• Universal Design. Our population is getting older, and people are realizing that having a disability does not mean one’s lifestyle needs to be limited. For the most part, Universal Design is smart design.
  • Comfort. Recently I was at Chris Corson’s Passivhaus project on a cold day. There were no drafts, no cold spots in front of windows, and only a single Mr. Slim heat pump for the whole house. It was comfortable. I’ve been in $20 million dollar houses that were not comfortable (and probably insulated with fiberglass batts).

Keep it simple

What’s out:

  • Passivhaus under-slab insulation. 10 to 14 inches of foam? As great as many of us think the Passivhaus standard is, it’s still hard to imagine using that much foam under the slab.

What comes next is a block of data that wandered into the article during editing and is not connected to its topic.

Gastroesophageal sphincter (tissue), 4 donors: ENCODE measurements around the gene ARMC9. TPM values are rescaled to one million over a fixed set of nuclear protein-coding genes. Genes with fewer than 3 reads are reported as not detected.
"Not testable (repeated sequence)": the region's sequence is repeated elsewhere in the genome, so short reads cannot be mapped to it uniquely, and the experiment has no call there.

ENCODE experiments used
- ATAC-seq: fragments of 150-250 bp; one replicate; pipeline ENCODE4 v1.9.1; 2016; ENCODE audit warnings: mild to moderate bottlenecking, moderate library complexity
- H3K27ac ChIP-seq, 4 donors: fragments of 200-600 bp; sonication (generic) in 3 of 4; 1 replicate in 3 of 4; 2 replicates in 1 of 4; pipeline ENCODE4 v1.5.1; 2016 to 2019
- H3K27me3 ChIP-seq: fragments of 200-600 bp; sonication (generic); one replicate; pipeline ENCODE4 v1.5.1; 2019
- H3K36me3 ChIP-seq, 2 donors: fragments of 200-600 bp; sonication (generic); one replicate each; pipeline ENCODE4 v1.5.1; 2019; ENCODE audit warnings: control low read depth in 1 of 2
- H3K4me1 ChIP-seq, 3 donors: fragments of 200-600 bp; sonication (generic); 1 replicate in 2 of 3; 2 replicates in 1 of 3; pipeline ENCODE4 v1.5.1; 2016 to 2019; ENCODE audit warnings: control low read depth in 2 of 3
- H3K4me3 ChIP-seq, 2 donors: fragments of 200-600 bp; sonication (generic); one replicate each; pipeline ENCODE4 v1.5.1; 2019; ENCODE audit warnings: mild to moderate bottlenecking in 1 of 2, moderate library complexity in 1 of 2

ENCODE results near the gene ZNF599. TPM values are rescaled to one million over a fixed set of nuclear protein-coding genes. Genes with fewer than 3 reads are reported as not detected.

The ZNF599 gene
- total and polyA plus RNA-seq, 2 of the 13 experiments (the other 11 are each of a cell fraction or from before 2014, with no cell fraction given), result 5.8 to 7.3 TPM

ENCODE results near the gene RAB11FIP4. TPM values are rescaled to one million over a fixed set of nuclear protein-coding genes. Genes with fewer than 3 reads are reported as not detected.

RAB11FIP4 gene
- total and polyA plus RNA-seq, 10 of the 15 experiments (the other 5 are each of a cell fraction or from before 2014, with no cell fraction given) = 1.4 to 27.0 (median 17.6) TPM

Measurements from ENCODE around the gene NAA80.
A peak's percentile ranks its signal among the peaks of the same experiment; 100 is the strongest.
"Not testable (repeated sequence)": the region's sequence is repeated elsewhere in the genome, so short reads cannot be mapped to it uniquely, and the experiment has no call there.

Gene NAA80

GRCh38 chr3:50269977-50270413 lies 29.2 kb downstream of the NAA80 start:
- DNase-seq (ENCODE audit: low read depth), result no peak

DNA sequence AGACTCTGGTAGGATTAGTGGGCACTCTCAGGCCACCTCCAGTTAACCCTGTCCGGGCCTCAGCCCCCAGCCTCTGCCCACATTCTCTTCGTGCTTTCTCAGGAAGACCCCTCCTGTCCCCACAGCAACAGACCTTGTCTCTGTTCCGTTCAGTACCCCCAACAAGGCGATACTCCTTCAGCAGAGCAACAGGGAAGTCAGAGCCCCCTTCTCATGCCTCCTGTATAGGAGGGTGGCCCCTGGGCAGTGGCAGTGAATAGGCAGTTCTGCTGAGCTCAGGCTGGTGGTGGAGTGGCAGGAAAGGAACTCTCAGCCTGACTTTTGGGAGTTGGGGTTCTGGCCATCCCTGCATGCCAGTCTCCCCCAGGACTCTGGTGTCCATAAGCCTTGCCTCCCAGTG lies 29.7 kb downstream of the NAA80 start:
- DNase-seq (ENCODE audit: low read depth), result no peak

• Toxic/unhealthy materials. Duh.
  • Too much embodied energy. Spray foam is a great insulator, but it comes at a cost. Vinyl siding is cheap and (somewhat) effective, but it comes at a cost. Bamboo flooring comes at a (transportation) cost, and having installed quite a bit of it, I don’t think it’s all that great….
  • Diminished returns. The idea of the Pretty Good House is to find the sweet spot between expenditures and gains. When is enough insulation enough?
  • Complexity of structure. With modern living space “needs” and small lots come oversize houses. One way to reduce the apparent scale of the house is to chop up the roof with dormers, pepper the walls with bumpouts, and otherwise create places for ice dams, air leaks and extra construction labor and materials (see Martin’s blog,“Martin’s Ten Rules of Roof Design”). I’m guilty of frequently designing in dormers to the renovations and additions I work on, as a way to buy extra space while respecting the original architecture…but at least I’m aware that it’s a problem.

Source: The Pretty Good House

Featured MicroArchitecture R&D

Energy and the Sustainable House